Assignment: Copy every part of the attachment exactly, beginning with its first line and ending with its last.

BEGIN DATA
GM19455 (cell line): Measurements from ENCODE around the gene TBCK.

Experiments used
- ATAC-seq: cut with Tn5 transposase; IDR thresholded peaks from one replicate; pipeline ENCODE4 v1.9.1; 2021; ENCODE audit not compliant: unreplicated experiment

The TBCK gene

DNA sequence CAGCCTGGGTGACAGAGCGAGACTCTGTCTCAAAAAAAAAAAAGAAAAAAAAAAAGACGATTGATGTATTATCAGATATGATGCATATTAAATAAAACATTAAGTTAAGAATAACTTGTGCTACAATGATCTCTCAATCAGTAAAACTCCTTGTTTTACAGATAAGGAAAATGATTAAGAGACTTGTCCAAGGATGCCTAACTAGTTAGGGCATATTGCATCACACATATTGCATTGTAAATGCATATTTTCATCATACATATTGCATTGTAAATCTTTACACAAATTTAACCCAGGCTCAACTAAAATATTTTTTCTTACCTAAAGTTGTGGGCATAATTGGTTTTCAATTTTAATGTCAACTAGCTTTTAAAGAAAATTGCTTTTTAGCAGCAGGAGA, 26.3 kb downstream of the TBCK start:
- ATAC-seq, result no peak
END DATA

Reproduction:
GM19455 (cell line): Measurements from ENCODE around the gene TBCK.

Experiments used
- ATAC-seq: cut with Tn5 transposase; IDR thresholded peaks from one replicate; pipeline ENCODE4 v1.9.1; 2021; ENCODE audit not compliant: unreplicated experiment

The TBCK gene

DNA sequence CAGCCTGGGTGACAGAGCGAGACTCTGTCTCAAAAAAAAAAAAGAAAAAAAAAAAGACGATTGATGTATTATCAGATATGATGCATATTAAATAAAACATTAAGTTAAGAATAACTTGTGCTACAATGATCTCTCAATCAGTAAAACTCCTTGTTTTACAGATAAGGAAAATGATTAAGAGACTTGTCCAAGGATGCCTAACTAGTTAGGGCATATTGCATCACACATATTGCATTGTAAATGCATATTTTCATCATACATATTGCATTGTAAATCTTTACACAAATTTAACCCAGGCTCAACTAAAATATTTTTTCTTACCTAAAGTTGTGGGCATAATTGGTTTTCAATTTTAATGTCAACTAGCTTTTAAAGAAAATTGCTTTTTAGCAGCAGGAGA, 26.3 kb downstream of the TBCK start:
- ATAC-seq, result no peak